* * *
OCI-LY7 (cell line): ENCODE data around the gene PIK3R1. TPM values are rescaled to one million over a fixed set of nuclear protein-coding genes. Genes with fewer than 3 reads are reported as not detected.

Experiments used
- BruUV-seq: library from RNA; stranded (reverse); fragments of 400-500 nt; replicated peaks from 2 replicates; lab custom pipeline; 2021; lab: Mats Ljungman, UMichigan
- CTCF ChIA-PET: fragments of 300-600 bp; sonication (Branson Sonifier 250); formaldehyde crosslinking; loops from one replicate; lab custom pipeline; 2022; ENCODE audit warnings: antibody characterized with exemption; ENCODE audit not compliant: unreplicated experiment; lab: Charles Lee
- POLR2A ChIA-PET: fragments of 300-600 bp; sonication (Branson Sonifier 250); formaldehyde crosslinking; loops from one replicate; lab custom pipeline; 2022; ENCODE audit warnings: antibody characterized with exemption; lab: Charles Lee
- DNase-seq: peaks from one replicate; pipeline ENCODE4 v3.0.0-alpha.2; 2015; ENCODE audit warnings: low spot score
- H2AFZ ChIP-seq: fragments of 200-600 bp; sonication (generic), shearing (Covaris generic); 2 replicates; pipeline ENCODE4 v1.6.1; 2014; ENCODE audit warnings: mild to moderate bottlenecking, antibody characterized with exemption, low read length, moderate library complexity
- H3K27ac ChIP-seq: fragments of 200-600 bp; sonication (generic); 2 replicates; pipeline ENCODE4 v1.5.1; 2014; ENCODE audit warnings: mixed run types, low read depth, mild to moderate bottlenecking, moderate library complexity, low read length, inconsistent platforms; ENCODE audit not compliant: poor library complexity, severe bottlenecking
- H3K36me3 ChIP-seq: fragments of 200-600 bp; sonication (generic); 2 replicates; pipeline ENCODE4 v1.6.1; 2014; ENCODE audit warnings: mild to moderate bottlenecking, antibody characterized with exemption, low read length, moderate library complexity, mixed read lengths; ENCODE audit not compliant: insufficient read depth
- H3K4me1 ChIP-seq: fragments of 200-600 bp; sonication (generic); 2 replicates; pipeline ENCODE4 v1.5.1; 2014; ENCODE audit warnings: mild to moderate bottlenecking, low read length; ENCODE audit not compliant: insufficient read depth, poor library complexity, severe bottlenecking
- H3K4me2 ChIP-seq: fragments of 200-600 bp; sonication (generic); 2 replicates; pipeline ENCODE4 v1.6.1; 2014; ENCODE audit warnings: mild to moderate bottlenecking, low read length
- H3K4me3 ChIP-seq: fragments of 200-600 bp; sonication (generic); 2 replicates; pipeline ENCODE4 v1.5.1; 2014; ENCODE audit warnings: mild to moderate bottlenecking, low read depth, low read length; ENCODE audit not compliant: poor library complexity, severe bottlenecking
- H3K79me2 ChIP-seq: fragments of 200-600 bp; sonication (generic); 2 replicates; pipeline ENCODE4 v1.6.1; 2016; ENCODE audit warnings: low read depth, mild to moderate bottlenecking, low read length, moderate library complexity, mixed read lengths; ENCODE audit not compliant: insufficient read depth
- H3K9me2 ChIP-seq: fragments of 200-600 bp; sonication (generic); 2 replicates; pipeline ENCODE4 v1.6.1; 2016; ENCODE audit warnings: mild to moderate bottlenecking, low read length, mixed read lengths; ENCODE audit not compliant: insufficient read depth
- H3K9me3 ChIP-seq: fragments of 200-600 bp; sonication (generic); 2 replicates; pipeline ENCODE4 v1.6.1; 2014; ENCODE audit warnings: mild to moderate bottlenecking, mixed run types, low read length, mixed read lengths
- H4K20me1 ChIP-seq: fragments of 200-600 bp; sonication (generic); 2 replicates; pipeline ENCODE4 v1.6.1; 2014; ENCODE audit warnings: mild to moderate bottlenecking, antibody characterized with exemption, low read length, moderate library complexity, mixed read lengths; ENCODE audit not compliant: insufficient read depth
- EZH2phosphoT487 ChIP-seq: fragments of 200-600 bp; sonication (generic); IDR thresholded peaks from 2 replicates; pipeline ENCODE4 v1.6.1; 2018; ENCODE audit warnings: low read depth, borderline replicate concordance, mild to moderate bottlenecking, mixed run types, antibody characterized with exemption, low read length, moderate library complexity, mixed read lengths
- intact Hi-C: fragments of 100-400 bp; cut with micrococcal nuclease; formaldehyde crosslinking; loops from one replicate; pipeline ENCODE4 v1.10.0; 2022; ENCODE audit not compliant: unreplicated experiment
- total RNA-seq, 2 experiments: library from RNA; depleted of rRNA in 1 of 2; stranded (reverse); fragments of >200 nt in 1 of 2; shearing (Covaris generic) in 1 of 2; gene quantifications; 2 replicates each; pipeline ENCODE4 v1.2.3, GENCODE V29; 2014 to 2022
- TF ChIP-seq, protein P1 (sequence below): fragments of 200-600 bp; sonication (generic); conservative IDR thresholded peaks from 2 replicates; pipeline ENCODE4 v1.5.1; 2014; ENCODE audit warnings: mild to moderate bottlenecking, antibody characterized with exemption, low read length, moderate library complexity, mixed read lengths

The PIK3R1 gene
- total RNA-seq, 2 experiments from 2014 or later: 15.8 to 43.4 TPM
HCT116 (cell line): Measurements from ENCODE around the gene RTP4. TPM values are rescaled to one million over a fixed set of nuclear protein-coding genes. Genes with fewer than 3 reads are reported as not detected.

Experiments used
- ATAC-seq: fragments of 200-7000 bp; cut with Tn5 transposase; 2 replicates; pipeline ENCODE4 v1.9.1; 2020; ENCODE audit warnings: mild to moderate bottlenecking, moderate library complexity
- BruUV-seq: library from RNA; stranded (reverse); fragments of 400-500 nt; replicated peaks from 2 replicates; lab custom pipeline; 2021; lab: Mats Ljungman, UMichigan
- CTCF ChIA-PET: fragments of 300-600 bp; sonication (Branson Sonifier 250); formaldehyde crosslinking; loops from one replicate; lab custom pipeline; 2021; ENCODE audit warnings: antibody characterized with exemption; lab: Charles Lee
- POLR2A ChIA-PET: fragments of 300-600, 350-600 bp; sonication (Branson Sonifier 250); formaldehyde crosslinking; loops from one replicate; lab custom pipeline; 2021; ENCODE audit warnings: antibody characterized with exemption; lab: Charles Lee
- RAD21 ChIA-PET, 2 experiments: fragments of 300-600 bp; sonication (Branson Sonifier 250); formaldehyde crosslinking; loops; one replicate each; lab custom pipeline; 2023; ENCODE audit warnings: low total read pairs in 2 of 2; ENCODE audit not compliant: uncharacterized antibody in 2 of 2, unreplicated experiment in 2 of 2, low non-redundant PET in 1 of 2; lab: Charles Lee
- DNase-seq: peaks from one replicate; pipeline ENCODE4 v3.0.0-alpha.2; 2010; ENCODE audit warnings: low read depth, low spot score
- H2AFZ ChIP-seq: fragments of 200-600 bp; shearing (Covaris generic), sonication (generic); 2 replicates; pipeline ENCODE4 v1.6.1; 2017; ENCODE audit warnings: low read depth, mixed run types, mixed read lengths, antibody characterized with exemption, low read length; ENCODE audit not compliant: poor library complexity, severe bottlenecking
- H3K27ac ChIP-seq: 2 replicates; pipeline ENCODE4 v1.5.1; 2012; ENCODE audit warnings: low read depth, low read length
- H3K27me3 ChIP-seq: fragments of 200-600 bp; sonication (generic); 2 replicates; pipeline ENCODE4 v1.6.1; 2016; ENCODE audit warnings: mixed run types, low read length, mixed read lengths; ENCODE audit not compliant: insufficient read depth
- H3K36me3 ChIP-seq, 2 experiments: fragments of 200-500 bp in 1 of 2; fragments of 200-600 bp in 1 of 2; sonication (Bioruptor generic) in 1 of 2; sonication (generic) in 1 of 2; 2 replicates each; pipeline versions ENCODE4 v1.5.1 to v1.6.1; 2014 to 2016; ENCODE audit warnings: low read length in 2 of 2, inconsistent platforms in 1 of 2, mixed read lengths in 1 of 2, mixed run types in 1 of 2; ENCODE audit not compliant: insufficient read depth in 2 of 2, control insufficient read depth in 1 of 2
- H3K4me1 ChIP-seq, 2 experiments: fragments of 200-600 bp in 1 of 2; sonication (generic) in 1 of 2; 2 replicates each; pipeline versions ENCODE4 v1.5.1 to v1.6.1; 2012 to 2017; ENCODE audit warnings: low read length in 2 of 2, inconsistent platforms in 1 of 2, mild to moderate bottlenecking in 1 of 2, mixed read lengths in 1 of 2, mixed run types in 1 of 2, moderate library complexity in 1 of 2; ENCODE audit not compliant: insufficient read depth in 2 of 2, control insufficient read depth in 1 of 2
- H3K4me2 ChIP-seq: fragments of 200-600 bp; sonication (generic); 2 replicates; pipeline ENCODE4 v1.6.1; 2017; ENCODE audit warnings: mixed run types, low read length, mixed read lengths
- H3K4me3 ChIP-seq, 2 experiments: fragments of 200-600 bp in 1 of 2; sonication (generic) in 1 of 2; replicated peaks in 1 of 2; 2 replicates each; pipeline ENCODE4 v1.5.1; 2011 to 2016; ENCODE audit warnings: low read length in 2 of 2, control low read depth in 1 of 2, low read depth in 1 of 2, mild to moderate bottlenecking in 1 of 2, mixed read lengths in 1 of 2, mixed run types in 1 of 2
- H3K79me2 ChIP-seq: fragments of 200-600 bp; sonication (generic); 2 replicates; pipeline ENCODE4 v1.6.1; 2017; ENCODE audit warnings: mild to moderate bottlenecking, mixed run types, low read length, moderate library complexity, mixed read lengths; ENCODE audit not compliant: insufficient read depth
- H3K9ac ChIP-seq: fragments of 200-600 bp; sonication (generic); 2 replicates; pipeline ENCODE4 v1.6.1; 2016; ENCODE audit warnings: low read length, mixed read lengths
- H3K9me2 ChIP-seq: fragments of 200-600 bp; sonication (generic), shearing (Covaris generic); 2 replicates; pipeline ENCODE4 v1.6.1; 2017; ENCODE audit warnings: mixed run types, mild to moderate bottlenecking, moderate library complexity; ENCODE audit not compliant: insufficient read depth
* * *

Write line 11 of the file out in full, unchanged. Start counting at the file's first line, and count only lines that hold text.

- H3K4me2 ChIP-seq: fragments of 200-600 bp; sonication (generic); 2 replicates; pipeline ENCODE4 v1.6.1; 2014; ENCODE audit warnings: mild to moderate bottlenecking, low read length